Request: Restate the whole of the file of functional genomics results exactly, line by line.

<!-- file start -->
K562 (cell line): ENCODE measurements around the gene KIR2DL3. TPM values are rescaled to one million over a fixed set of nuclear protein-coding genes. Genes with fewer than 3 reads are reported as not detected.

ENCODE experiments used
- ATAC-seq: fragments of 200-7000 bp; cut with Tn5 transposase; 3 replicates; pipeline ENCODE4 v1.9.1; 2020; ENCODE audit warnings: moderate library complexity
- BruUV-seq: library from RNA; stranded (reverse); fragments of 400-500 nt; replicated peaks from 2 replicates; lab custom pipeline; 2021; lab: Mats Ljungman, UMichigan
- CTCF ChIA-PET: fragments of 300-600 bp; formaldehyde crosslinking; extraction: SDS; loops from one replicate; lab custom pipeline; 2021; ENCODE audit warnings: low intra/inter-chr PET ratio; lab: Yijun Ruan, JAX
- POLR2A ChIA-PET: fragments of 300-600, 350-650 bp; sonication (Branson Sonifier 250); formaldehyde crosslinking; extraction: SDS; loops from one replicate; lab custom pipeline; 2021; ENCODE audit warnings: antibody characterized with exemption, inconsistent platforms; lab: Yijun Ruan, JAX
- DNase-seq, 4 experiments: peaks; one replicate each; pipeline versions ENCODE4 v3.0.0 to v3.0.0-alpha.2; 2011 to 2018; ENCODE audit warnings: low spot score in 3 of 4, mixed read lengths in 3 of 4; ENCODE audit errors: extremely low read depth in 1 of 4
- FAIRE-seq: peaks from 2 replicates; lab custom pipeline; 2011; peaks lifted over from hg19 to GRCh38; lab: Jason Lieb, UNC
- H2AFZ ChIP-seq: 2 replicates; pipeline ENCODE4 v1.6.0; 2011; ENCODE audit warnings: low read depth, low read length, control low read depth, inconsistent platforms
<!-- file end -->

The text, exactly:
K562 (cell line): ENCODE measurements around the gene KIR2DL3. TPM values are rescaled to one million over a fixed set of nuclear protein-coding genes. Genes with fewer than 3 reads are reported as not detected.

ENCODE experiments used
- ATAC-seq: fragments of 200-7000 bp; cut with Tn5 transposase; 3 replicates; pipeline ENCODE4 v1.9.1; 2020; ENCODE audit warnings: moderate library complexity
- BruUV-seq: library from RNA; stranded (reverse); fragments of 400-500 nt; replicated peaks from 2 replicates; lab custom pipeline; 2021; lab: Mats Ljungman, UMichigan
- CTCF ChIA-PET: fragments of 300-600 bp; formaldehyde crosslinking; extraction: SDS; loops from one replicate; lab custom pipeline; 2021; ENCODE audit warnings: low intra/inter-chr PET ratio; lab: Yijun Ruan, JAX
- POLR2A ChIA-PET: fragments of 300-600, 350-650 bp; sonication (Branson Sonifier 250); formaldehyde crosslinking; extraction: SDS; loops from one replicate; lab custom pipeline; 2021; ENCODE audit warnings: antibody characterized with exemption, inconsistent platforms; lab: Yijun Ruan, JAX
- DNase-seq, 4 experiments: peaks; one replicate each; pipeline versions ENCODE4 v3.0.0 to v3.0.0-alpha.2; 2011 to 2018; ENCODE audit warnings: low spot score in 3 of 4, mixed read lengths in 3 of 4; ENCODE audit errors: extremely low read depth in 1 of 4
- FAIRE-seq: peaks from 2 replicates; lab custom pipeline; 2011; peaks lifted over from hg19 to GRCh38; lab: Jason Lieb, UNC
- H2AFZ ChIP-seq: 2 replicates; pipeline ENCODE4 v1.6.0; 2011; ENCODE audit warnings: low read depth, low read length, control low read depth, inconsistent platforms